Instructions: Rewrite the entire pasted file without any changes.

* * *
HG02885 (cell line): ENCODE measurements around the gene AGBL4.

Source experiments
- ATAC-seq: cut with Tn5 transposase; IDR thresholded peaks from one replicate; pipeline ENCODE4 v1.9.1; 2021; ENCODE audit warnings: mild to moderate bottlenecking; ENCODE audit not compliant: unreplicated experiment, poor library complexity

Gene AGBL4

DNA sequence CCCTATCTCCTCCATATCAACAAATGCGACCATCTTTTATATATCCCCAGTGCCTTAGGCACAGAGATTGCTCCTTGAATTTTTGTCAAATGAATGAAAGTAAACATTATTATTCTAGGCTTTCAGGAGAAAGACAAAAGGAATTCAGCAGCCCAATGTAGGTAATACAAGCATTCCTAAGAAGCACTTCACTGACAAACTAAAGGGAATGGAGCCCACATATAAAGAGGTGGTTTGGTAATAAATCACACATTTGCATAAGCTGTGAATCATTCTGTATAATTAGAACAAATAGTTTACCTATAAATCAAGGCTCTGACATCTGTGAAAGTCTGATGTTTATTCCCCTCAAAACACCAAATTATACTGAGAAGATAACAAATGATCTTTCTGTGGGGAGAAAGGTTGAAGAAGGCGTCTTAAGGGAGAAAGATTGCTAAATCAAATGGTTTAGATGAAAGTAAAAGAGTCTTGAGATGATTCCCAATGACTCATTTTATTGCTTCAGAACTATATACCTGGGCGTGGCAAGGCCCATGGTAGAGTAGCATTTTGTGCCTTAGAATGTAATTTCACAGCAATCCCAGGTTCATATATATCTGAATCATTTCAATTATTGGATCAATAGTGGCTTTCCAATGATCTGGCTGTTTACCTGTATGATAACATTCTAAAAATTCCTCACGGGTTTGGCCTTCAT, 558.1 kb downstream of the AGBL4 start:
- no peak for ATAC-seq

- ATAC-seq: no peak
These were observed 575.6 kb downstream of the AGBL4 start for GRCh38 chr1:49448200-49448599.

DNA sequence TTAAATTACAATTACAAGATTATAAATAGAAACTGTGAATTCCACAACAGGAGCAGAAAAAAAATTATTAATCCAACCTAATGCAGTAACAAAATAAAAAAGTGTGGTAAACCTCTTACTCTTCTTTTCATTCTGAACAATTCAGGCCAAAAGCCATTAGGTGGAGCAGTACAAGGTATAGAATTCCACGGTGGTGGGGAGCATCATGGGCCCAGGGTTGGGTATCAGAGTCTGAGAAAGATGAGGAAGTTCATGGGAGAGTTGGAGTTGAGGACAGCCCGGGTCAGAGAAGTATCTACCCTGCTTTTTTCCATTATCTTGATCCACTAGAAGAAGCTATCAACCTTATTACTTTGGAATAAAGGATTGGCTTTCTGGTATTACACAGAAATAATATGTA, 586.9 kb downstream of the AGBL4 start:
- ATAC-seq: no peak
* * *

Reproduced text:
HG02885 (cell line): ENCODE measurements around the gene AGBL4.

Source experiments
- ATAC-seq: cut with Tn5 transposase; IDR thresholded peaks from one replicate; pipeline ENCODE4 v1.9.1; 2021; ENCODE audit warnings: mild to moderate bottlenecking; ENCODE audit not compliant: unreplicated experiment, poor library complexity

Gene AGBL4

DNA sequence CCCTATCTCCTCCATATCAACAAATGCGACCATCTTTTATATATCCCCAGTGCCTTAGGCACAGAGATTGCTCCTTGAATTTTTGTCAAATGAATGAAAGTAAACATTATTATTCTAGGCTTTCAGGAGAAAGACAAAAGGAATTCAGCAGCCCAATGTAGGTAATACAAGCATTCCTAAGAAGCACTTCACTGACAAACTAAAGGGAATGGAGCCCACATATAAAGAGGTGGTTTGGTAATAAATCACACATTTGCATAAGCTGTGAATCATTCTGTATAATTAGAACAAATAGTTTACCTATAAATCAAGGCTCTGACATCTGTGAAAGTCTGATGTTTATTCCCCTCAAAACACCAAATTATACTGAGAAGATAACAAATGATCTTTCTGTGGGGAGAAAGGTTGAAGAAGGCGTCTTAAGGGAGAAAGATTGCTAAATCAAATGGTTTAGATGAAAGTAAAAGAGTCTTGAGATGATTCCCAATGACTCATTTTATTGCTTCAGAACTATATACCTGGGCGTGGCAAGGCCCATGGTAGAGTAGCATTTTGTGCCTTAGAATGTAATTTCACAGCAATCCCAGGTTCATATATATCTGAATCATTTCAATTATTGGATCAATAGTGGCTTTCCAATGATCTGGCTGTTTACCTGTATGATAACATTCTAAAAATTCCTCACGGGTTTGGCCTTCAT, 558.1 kb downstream of the AGBL4 start:
- no peak for ATAC-seq

- ATAC-seq: no peak
These were observed 575.6 kb downstream of the AGBL4 start for GRCh38 chr1:49448200-49448599.

DNA sequence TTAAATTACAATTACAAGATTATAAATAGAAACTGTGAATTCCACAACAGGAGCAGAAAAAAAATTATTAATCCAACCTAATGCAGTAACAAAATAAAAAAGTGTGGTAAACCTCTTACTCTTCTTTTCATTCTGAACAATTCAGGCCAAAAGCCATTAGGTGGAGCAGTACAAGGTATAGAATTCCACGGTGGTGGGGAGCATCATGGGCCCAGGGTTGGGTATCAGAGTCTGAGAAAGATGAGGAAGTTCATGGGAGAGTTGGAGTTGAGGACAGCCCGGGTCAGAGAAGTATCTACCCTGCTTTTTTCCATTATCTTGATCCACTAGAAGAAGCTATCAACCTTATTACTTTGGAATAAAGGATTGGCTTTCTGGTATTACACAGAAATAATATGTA, 586.9 kb downstream of the AGBL4 start:
- ATAC-seq: no peak